Safety and efficacy of dynamic muscle plasty for anal incontinence: Lessons from a prospective, multicenter trial

R. D. Madoff, H. R. Rosen, C. G. Baeten, L. J. LaFontaine, E. Cavina, M. Devesa, P. Rouanet, J. Christiansen, J. L. Faucheron, W. Isbister, L. Kohler, P. J. Guelinckx, L. Pahlman

Research output: Contribution to journalArticlepeer-review

161 Scopus citations


Background and Aims: Dynamic muscle plasty has been advocated as therapy for refractory fecal incontinence and for anorectal reconstruction to avoid colostomy after abdominoperineal resection. This study evaluates the results of a multicenter experience with dynamic muscle plasty in the treatment of fecal incontinence and total anal reconstruction. Methods: One hundred thirty-nine patients were enrolled at 12 centers between June 1992 and November 1994 and followed up through June 1996. Intramuscular leads and neurostimulators were implanted to stimulate transposed gracilis or gluteus muscle. Success was defined as 70% reduction in solid stool incontinence for patients with baseline incontinence and zero incontinence to solid stool for patients with baseline stomas and for patients undergoing total anal reconstruction. Results: Overall, 85 of 128 graciloplasty patients (66%) achieved and maintained a successful outcome over the follow-up period. By etiology, these proportions were 71%, 50%, and 66% for patients with acquired fecal incontinence, congenital incontinence, and total anal reconstruction, respectively. One third of graciloplasty patients experienced a major wound complication, with therapy failing in 41%. Experienced centers had better outcomes and lower complication rates than inexperienced centers. Of the 11 gluteoplasty patients, 5 (45%) achieved and maintained a successful outcome. Conclusions: Dynamic graciloplasty may be an effective procedure for patients with refractory, end-stage fecal incontinence as well as for patients who require anorectal excision for low-lying malignancy. However, the procedure has significant morbidity that can lead to functional failure. Outcome after dynamic graciloplasty appears to correlate with surgical experience. In contrast to graciloplasty, the use of dynamic gluteoplasty should be limited to investigational purposes.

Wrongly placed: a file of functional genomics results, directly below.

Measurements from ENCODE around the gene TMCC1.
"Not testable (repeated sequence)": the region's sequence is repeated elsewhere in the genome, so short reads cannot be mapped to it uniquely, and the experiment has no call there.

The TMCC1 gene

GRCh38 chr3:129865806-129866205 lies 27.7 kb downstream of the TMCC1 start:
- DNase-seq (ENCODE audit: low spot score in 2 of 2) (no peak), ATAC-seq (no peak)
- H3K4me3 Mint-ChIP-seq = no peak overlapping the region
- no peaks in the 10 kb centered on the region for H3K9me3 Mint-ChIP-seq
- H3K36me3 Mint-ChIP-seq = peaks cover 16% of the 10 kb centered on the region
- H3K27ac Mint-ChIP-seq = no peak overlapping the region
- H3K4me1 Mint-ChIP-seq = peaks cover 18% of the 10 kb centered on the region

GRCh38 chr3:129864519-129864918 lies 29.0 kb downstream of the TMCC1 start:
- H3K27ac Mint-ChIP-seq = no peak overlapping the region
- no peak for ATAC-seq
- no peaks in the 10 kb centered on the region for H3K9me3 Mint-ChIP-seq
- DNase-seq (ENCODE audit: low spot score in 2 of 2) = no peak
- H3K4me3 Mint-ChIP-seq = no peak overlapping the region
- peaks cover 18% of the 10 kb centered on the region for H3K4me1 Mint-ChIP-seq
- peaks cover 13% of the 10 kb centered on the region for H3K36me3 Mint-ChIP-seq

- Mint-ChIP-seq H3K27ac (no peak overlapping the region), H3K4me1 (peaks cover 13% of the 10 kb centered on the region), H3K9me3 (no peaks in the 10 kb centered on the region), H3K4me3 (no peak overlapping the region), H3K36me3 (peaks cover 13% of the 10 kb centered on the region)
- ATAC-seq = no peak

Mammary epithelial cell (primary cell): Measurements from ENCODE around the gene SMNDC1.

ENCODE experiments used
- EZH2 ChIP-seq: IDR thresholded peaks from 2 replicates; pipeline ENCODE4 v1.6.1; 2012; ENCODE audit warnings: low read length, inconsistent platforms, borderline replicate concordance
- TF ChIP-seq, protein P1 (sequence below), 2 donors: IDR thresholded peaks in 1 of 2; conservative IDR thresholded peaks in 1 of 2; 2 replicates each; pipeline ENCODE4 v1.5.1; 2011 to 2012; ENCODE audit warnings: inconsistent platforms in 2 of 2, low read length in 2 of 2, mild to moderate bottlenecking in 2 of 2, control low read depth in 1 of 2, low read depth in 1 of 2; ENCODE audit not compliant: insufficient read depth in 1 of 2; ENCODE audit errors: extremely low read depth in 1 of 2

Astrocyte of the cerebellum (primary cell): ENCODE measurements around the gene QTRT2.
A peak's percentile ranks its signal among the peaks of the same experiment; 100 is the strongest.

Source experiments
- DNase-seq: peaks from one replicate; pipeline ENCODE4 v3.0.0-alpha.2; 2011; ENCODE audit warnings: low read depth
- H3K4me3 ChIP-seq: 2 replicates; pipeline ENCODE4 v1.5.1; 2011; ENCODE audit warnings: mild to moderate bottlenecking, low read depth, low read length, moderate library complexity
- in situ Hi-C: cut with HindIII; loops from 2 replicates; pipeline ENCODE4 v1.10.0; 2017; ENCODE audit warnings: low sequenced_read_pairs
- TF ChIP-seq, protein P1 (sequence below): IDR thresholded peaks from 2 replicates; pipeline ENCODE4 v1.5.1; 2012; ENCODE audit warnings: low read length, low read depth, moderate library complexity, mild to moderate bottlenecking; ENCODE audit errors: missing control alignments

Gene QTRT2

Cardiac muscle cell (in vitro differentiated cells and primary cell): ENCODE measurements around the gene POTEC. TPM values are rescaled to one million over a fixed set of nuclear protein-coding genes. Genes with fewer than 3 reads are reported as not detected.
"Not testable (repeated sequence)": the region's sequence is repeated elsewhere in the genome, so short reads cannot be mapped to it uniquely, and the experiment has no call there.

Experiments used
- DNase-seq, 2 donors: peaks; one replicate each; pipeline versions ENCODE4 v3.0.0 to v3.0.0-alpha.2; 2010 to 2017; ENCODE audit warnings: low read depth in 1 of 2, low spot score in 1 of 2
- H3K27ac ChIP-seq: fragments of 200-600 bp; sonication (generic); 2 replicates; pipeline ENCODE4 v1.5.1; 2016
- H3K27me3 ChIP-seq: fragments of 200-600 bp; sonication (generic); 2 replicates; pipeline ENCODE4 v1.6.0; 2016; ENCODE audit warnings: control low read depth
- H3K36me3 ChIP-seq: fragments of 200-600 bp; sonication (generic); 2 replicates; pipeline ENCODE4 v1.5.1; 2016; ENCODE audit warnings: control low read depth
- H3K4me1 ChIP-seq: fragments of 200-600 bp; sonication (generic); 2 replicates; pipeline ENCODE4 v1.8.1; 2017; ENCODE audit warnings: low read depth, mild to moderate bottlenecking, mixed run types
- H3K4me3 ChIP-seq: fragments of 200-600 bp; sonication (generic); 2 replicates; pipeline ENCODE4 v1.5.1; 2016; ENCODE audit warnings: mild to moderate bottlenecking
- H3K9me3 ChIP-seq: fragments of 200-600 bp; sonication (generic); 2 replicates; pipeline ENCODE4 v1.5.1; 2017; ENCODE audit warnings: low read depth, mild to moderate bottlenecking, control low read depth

Original languageEnglish (US)
Pages (from-to)549-556
Number of pages8
Issue number3
StatePublished - 1999

Bibliographical note

Funding Information:
Supported by Medtronic, Inc., Minneapolis, Minnesota.


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